The Small Business Administration and the Treasury Department are preparing to revive the PPP five months after its first two rounds of funding ended.
In the latest round, businesses that received loans last year will be able to borrow up to $2 million as long as they have no more than 300 employees and suffered at least a 25% drop in quarterly revenue. First-time borrowers with no more than 500 workers will be able to borrow up to $10 million.
The loans, which can be forgiven, will have five-year terms and carry an interest rate of 1%.
The SBA will initially accept only applications submitted by community financial institutions, or CFIs, lenders whose customers are minority-owned and economically disadvantaged businesses. Starting Monday, applications for first-time borrowers submitted by these lenders will accepted, and on Wednesday, applications for second loans. The SBA said it would begin accepting applications from all its lenders within a few days of that initial period reserved for CFIs.
As with the first two rounds of the PPP, applications must be submitted online at banks and other SBA-approved lenders. All applications must be submitted and approved by March 31. Loan amounts are calculated using a company’s payroll expenses; businesses can use either their 2019 or 2020 payroll to compute how much they can ask for.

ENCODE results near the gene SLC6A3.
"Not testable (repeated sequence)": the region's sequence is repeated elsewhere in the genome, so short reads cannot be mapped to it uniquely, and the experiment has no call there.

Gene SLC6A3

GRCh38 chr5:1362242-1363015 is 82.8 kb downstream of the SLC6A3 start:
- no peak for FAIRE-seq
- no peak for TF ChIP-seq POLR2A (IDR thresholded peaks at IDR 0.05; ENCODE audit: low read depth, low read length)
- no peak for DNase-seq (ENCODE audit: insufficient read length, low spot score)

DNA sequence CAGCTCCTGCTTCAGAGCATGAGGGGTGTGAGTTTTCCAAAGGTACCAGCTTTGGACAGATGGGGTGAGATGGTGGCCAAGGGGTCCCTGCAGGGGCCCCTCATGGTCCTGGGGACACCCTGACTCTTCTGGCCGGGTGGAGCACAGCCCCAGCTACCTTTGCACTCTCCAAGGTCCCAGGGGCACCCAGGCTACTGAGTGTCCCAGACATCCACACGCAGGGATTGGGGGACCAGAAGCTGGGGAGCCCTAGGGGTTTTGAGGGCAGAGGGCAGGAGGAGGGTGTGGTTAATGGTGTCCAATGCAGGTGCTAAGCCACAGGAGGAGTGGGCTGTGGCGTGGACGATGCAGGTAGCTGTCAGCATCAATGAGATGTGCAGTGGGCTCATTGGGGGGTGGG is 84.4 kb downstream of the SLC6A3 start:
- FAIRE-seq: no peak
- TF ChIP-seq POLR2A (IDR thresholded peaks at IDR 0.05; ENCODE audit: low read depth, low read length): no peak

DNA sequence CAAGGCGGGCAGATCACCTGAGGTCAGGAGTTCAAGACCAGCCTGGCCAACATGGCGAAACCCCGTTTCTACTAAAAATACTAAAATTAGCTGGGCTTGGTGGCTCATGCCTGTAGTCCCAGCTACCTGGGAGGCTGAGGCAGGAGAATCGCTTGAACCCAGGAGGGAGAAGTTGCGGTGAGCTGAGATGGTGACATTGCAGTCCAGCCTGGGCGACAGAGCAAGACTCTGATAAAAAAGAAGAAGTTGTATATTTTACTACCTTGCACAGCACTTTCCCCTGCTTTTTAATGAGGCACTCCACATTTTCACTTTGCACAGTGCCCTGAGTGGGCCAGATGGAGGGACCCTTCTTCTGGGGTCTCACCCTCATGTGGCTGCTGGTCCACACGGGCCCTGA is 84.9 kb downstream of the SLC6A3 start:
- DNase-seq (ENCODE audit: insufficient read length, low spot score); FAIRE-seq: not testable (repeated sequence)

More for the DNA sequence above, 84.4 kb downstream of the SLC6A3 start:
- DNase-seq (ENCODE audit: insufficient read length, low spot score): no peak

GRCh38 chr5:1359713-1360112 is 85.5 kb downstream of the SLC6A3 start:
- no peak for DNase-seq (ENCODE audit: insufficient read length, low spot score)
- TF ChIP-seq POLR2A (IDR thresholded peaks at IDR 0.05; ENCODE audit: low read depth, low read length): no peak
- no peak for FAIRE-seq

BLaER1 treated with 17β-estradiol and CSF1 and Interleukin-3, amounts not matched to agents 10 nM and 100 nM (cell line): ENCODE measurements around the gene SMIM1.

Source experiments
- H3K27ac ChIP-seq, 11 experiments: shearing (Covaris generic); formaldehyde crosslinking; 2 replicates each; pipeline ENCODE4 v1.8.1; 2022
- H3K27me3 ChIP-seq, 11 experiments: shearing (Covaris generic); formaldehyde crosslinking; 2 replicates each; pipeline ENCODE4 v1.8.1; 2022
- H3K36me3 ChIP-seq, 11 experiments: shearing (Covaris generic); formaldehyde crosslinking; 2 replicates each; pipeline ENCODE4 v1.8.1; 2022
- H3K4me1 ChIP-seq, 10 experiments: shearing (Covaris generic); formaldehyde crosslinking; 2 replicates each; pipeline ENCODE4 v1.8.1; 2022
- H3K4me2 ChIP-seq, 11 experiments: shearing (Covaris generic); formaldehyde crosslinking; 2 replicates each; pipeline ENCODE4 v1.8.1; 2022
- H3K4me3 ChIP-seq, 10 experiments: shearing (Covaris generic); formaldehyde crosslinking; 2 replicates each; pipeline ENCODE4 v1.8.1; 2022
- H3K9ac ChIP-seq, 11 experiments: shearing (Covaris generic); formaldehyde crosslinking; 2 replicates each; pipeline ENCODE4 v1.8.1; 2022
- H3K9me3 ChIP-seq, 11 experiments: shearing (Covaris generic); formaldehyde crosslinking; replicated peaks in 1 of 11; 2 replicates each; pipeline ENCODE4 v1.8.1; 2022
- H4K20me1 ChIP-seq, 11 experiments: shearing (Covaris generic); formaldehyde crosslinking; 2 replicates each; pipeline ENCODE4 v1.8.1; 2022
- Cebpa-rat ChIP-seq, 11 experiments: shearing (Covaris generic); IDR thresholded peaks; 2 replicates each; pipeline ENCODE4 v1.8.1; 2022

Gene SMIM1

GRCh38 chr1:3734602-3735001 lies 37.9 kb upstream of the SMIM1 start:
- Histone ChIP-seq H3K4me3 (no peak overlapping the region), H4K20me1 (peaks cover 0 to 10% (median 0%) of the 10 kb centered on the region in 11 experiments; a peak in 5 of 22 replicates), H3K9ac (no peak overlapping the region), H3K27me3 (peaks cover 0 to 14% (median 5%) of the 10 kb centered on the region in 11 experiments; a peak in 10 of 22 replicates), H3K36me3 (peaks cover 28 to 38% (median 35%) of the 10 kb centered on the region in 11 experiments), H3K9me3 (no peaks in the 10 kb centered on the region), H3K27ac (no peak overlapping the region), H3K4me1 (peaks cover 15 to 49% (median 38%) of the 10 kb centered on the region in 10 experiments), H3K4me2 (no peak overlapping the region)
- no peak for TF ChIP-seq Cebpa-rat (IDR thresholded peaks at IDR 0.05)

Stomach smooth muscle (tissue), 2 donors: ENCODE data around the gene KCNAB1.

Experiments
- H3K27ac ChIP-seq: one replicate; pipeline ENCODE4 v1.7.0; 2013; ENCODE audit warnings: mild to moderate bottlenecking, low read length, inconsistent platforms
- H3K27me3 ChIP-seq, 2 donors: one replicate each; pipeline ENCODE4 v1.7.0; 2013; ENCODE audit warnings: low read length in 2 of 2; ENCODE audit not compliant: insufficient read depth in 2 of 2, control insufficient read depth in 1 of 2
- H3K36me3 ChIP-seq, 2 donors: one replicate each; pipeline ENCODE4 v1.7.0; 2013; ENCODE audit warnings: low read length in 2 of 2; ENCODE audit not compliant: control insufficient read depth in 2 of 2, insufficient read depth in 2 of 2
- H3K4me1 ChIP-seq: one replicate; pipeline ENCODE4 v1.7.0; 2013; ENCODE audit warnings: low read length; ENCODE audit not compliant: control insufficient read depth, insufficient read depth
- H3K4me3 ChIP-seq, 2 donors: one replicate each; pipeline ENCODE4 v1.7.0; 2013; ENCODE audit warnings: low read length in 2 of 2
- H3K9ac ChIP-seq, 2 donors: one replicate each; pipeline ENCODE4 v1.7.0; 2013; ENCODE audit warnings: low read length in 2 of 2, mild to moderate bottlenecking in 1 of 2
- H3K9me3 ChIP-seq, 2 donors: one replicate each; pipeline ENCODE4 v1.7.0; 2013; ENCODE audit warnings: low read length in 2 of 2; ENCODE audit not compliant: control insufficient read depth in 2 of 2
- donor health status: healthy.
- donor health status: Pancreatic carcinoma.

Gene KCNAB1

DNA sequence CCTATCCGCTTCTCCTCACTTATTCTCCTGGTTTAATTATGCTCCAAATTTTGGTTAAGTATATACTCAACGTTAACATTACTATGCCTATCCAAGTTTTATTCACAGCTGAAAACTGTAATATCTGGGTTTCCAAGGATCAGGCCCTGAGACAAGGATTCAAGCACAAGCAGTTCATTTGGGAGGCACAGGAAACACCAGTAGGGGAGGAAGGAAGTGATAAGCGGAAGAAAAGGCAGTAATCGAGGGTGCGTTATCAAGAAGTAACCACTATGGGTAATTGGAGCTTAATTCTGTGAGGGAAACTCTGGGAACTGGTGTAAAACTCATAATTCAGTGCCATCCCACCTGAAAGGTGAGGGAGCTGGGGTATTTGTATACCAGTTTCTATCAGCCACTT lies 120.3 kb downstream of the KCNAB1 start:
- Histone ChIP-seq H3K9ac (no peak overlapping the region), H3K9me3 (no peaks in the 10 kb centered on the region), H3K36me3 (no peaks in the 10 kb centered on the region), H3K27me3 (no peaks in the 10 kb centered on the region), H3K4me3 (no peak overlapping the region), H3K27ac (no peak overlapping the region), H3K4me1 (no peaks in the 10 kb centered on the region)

Companies will have 24 weeks from the date they receive a loan to use the money. While 60% of the proceeds must be used for payroll in order for loans to be forgiven, companies can use the rest for employee health benefits, mortgage interest, rent, utilities and expenses that are essential to business operations.
The PPP is being restarted under the coronavirus relief bill Congress approved in late December, providing for $284 billion in new loans. The first two rounds, which began April 3 and ended Aug. 8, gave out more than 5.2 million loans worth $525 billion.